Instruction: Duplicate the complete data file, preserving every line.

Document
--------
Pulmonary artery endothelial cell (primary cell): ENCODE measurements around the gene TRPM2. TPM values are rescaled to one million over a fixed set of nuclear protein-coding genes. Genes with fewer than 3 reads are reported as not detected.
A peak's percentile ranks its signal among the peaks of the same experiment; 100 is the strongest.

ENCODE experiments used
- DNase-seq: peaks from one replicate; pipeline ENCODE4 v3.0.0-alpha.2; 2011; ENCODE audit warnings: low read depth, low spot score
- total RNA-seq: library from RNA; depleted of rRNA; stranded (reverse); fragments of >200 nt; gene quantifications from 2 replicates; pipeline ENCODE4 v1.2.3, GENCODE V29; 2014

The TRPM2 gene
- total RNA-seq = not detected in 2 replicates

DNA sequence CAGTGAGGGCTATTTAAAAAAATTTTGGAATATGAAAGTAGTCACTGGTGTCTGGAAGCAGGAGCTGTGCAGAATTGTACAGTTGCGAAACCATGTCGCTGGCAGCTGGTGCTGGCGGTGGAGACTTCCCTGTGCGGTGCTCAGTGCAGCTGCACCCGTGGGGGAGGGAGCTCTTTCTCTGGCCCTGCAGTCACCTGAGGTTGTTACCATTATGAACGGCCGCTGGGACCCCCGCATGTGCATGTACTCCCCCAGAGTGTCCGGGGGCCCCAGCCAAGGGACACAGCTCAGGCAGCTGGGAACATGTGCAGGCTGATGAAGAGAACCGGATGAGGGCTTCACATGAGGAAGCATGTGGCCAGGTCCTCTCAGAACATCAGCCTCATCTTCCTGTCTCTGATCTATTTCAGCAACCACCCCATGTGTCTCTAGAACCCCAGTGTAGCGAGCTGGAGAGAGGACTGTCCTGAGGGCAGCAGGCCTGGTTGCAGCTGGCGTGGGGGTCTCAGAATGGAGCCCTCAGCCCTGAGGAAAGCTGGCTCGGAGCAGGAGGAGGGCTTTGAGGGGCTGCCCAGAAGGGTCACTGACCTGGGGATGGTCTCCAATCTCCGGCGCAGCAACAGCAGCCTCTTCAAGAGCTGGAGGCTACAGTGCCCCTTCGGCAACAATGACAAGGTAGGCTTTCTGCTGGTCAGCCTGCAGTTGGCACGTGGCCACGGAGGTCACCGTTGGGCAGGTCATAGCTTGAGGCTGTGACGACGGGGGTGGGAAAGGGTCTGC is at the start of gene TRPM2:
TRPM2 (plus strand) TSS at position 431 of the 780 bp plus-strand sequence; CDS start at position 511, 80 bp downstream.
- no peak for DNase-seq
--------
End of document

Pulmonary artery endothelial cell (primary cell): ENCODE measurements around the gene TRPM2. TPM values are rescaled to one million over a fixed set of nuclear protein-coding genes. Genes with fewer than 3 reads are reported as not detected.
A peak's percentile ranks its signal among the peaks of the same experiment; 100 is the strongest.

ENCODE experiments used
- DNase-seq: peaks from one replicate; pipeline ENCODE4 v3.0.0-alpha.2; 2011; ENCODE audit warnings: low read depth, low spot score
- total RNA-seq: library from RNA; depleted of rRNA; stranded (reverse); fragments of >200 nt; gene quantifications from 2 replicates; pipeline ENCODE4 v1.2.3, GENCODE V29; 2014

The TRPM2 gene
- total RNA-seq = not detected in 2 replicates

DNA sequence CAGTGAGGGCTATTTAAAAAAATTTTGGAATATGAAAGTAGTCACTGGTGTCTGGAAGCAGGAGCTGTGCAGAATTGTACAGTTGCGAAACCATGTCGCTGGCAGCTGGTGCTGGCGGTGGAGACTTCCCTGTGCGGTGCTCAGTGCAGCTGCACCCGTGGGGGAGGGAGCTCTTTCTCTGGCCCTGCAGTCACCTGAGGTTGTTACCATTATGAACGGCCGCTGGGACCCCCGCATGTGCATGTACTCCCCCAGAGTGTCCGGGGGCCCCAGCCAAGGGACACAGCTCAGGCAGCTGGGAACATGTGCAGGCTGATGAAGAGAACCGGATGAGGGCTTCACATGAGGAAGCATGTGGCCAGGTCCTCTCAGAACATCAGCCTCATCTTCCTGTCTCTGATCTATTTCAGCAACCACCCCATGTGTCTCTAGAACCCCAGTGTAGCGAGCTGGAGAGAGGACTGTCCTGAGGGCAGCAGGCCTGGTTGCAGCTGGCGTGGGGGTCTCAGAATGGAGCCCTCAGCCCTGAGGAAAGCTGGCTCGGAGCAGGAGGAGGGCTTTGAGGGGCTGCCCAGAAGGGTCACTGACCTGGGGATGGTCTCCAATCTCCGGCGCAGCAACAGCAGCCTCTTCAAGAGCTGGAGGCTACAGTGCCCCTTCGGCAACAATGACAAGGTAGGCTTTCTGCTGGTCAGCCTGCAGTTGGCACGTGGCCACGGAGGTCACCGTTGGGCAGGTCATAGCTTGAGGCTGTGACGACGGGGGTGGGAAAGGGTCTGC is at the start of gene TRPM2:
TRPM2 (plus strand) TSS at position 431 of the 780 bp plus-strand sequence; CDS start at position 511, 80 bp downstream.
- no peak for DNase-seq